Can Breast Massage Prevent Breast Cancer?
Massage to stave off illness showcases fascinating conflicts and potential in blending Eastern and Western medicine. While Western medications are seen as more efficient and effective, incorporating Eastern medicine's understanding of balance within the body can lower the risk factors behind the illnesses Western drugs treat. Despite clearing up one issue, Western pharmaceuticals can wreak havoc on other parts of the body, causing dangerous side effects.
Because Eastern therapeutics are difficult to prove, Westerners have a tendency to mysticize the techniques to such an abstract caricature that the underlying logic is forgotten and only superficial understanding remains. In this article, we'll explore some of the ideas behind helping prevent breast cancer by massage.
How massage could help prevent breast cancer
The greatest benefits breast massage offers, in addition to relaxation, is encouraging lymphatic circulation. The lymphatic system is a form of circulation within the body that runs largely parallel to the cardiovascular system, or blood system.
If your cardiovascular system is the subway by which oxygen travels to all of the body's cells, then the lymphatic system is your body's sewer. Lymph is a clear fluid high in white blood cells, the immune system's most important tool.
Propelled by your heart's beating, the lymphatic system purges the body of toxins and waste. It's an essential but high-risk job that leaves certain nodes exposed to large levels of toxins and subsequently susceptible to cancer, especially those glands clustered around the throat, armpits and groin. The most aggressive breast cancer cases occur when the unhealthy cells spread from the original tumor to the lymph nodes, causing inflammation.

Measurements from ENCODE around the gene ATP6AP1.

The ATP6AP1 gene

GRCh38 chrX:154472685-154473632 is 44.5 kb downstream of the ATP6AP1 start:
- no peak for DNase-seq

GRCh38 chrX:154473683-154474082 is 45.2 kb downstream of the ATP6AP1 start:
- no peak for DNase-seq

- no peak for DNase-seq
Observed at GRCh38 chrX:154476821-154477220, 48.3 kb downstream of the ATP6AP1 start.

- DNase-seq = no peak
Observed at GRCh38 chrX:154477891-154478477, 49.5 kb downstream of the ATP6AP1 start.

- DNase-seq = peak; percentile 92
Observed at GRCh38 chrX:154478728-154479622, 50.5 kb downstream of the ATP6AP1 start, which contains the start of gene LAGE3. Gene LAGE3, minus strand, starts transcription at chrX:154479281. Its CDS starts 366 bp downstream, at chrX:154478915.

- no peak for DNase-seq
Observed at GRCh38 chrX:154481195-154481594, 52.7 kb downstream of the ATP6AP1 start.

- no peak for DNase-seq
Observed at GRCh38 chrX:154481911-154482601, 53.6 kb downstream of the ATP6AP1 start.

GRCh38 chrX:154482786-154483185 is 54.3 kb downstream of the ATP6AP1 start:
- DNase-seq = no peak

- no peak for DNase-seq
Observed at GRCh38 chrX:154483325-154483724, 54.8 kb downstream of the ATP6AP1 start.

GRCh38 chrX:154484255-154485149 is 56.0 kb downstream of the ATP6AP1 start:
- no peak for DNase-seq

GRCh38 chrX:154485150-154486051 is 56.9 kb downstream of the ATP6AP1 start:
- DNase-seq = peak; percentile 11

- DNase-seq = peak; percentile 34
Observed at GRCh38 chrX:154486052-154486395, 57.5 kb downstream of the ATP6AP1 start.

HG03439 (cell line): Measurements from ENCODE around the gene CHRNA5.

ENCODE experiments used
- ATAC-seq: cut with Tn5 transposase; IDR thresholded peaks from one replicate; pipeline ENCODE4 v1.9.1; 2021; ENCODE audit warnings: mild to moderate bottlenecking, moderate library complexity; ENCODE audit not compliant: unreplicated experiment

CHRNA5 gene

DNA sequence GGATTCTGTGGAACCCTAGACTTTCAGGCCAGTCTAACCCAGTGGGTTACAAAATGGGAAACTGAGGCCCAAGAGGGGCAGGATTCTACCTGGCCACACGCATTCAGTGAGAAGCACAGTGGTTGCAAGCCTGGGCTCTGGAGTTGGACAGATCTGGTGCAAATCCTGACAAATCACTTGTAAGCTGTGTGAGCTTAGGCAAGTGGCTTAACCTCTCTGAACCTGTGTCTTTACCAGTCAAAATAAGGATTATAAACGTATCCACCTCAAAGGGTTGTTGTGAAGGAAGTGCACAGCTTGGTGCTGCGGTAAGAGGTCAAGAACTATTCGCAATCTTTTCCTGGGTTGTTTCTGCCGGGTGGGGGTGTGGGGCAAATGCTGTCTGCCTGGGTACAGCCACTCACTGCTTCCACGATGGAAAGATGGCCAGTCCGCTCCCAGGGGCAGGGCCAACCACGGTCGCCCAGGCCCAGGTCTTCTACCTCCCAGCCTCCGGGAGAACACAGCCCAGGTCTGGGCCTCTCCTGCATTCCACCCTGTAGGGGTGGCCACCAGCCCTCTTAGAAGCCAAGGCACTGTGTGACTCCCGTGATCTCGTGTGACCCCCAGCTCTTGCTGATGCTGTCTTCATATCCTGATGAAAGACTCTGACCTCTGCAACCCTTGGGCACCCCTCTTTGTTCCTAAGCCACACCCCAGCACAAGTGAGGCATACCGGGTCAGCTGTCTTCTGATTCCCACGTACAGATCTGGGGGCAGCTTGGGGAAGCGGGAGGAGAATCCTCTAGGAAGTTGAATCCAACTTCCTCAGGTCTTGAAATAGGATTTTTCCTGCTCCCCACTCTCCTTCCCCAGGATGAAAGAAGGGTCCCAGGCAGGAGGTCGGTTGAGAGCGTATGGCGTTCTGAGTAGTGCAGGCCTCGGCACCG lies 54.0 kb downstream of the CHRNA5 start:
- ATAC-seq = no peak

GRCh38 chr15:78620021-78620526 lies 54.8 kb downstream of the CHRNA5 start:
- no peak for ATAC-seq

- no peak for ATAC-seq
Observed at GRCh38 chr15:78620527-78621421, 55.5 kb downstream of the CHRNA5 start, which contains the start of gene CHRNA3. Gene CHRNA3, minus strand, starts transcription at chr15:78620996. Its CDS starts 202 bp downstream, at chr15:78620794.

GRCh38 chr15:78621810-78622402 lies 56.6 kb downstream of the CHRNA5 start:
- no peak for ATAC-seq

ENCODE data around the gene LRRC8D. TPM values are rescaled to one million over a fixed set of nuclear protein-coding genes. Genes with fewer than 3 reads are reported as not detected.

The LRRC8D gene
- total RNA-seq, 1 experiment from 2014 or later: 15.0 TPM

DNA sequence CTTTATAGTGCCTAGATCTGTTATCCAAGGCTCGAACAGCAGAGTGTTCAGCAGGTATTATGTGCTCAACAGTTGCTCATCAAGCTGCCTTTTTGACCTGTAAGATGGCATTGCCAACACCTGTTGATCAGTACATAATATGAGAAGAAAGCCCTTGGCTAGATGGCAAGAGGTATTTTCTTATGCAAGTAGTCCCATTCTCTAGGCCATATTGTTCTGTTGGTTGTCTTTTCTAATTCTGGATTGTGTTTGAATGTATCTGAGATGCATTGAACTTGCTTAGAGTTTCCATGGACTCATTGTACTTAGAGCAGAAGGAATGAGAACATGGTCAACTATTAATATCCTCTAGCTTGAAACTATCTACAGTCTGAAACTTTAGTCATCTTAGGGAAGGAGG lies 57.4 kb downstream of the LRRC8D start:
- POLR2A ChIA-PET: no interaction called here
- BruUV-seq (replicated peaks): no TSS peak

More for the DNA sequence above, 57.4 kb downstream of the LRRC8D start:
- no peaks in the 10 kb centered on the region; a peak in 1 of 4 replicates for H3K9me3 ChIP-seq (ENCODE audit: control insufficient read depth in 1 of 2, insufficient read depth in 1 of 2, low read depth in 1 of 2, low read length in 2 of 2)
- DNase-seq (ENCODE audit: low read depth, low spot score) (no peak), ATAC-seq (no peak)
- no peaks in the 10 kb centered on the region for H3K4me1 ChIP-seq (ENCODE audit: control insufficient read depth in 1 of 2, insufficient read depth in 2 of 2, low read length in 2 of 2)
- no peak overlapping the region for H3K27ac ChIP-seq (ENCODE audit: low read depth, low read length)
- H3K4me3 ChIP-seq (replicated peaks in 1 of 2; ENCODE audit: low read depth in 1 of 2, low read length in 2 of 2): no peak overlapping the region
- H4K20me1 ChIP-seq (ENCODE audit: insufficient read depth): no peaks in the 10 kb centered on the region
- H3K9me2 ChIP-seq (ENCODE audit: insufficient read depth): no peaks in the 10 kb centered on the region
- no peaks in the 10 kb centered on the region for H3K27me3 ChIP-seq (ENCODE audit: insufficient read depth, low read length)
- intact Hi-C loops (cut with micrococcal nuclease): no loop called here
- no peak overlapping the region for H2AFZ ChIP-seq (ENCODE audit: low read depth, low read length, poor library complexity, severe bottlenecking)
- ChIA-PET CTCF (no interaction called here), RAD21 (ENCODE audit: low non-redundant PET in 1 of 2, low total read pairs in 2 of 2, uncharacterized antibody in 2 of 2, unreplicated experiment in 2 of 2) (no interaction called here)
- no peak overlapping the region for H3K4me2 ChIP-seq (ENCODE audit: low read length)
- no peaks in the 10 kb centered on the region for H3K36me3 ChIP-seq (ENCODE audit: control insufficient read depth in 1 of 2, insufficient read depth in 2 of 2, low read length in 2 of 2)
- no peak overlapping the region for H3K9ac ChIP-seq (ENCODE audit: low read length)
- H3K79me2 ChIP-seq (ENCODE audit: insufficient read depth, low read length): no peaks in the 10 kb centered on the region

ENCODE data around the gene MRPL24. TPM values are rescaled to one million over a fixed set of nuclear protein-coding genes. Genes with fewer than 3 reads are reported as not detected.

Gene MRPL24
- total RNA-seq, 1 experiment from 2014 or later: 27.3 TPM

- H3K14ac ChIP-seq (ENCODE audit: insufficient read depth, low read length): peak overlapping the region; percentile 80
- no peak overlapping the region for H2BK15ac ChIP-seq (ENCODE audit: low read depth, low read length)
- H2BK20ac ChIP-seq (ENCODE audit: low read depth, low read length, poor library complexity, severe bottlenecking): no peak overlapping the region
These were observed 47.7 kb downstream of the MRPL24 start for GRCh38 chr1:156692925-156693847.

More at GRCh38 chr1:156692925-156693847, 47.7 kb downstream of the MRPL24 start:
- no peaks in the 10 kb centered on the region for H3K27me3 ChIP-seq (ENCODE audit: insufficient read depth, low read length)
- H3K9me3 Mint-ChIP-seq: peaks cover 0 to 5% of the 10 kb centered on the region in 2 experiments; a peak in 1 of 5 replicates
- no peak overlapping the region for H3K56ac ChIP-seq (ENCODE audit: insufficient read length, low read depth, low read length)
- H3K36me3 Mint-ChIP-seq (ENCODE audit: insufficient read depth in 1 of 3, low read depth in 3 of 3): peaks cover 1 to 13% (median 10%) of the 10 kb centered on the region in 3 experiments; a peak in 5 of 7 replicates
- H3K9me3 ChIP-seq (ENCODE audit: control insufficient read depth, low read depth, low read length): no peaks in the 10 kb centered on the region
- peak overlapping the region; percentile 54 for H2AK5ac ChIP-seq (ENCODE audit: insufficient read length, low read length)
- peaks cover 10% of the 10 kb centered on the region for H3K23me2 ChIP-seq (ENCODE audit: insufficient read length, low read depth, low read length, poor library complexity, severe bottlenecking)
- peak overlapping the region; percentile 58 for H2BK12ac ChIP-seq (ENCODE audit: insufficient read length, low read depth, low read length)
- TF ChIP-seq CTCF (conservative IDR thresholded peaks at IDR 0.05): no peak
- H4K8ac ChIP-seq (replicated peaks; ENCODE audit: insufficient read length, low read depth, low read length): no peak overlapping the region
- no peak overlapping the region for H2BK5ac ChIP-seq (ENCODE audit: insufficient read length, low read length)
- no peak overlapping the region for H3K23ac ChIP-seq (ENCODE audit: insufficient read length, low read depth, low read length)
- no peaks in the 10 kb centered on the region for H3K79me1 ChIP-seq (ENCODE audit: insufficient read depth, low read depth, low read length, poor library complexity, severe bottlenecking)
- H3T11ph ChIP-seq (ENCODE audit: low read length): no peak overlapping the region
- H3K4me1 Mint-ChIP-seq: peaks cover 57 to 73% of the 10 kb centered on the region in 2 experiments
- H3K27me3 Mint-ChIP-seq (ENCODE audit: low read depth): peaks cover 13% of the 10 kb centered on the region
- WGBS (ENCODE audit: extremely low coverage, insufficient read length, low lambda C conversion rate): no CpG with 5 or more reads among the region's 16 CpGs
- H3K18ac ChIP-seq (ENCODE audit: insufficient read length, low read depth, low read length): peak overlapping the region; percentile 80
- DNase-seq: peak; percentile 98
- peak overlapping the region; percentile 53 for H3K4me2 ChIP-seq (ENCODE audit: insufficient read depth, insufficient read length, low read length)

Ayurveda is a holistic preventive form of Indian medicine that employs Abhyanga, a style of warm oil massage with stress-relieving benefits. Similarly, it may be recommended to recovering cancer patients that they practice manual lymph drainage, a gentle form of massage meant to redistribute backed-up fluids away from afflicted limbs.
"Massage reduces stress and there's a theory that breast cancer results from elevated cortisol levels [stress]," stated Mary Gambotto, a Colorado-based perinatal nurse practitioner (PNNP) and breast cancer survivor. "A big nursing study years ago showed that nurses who worked nights had elevated rates of cancer. In that sense, massage will have a generally beneficial effect, but it isn't a specific preventive measure for breast cancer," she concluded.
Gambotto makes an important point on the interdependent nature of health. While another benefit of breast massage is stimulating lactation and producing more nutrient-rich milk, breastfeeding, in general, lowers a woman's risk of developing breast cancer.
Because Eastern therapeutics are difficult to prove, Westerners have a tendency to mysticize the techniques to such an abstract caricature that the underlying logic is forgotten and only superficial understanding remains.
A person who has avoided exacerbated levels of stress may also be more conscious of dietary and lifestyle choices, so massages are more a happy byproduct of their healthy mindset. On the other hand, a person who's avoided interacting with their body could benefit from massage on a full-body level that happens to aid their breast health. Correlation is not causation, but anything associated with lower levels of cancer is probably good to implement into your day.
Massage as a supplement to other preventative breast cancer measures
As a supplement to regular mammograms, breast massages, whether completed at home or by professionals, certainly won't hurt. One-third of all cancer cases in women will be mammary-related, and women in the United States have a 1 in 8 chance of developing breast cancer. Of those cases, many will be detected through at-home exams.
Besides relaxation and circulation, breast massage can foster self-intimacy. Time spent honoring yourself is never time wasted. The breasts are one of the most sexualized features, and there's nothing wrong with that so long as the person attached to those breasts has a say in it.
Simply put, how you feel about your breasts is more important than what anyone else thinks (besides your OB-GYN, but that's different). And if breast massage deepens positive feelings in relation to your body, that's its own health benefit.